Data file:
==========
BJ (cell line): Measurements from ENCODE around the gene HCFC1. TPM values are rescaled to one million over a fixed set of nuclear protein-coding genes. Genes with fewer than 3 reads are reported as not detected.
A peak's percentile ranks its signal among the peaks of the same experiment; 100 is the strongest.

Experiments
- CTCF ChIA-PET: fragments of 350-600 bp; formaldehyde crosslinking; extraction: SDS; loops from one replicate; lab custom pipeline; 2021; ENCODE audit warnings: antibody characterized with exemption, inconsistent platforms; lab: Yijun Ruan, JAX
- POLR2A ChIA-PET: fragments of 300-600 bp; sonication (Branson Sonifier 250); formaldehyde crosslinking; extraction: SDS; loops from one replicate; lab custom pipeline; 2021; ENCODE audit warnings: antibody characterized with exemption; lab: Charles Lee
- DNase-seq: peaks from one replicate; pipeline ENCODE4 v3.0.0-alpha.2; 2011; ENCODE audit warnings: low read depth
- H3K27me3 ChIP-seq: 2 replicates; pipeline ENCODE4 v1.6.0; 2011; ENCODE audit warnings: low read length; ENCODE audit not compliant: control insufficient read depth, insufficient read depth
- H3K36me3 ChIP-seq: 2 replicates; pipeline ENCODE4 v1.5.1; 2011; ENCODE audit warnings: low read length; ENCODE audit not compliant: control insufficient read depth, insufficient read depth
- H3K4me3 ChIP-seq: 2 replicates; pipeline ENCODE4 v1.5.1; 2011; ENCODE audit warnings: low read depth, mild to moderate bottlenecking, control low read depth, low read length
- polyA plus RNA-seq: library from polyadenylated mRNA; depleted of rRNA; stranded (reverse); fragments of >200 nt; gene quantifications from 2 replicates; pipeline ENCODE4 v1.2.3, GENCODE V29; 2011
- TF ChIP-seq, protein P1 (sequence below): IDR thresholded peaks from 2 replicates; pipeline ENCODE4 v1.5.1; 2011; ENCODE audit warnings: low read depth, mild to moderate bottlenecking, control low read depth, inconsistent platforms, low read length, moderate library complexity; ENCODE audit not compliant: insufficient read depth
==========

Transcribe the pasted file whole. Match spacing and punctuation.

BJ (cell line): Measurements from ENCODE around the gene HCFC1. TPM values are rescaled to one million over a fixed set of nuclear protein-coding genes. Genes with fewer than 3 reads are reported as not detected.
A peak's percentile ranks its signal among the peaks of the same experiment; 100 is the strongest.

Experiments
- CTCF ChIA-PET: fragments of 350-600 bp; formaldehyde crosslinking; extraction: SDS; loops from one replicate; lab custom pipeline; 2021; ENCODE audit warnings: antibody characterized with exemption, inconsistent platforms; lab: Yijun Ruan, JAX
- POLR2A ChIA-PET: fragments of 300-600 bp; sonication (Branson Sonifier 250); formaldehyde crosslinking; extraction: SDS; loops from one replicate; lab custom pipeline; 2021; ENCODE audit warnings: antibody characterized with exemption; lab: Charles Lee
- DNase-seq: peaks from one replicate; pipeline ENCODE4 v3.0.0-alpha.2; 2011; ENCODE audit warnings: low read depth
- H3K27me3 ChIP-seq: 2 replicates; pipeline ENCODE4 v1.6.0; 2011; ENCODE audit warnings: low read length; ENCODE audit not compliant: control insufficient read depth, insufficient read depth
- H3K36me3 ChIP-seq: 2 replicates; pipeline ENCODE4 v1.5.1; 2011; ENCODE audit warnings: low read length; ENCODE audit not compliant: control insufficient read depth, insufficient read depth
- H3K4me3 ChIP-seq: 2 replicates; pipeline ENCODE4 v1.5.1; 2011; ENCODE audit warnings: low read depth, mild to moderate bottlenecking, control low read depth, low read length
- polyA plus RNA-seq: library from polyadenylated mRNA; depleted of rRNA; stranded (reverse); fragments of >200 nt; gene quantifications from 2 replicates; pipeline ENCODE4 v1.2.3, GENCODE V29; 2011
- TF ChIP-seq, protein P1 (sequence below): IDR thresholded peaks from 2 replicates; pipeline ENCODE4 v1.5.1; 2011; ENCODE audit warnings: low read depth, mild to moderate bottlenecking, control low read depth, inconsistent platforms, low read length, moderate library complexity; ENCODE audit not compliant: insufficient read depth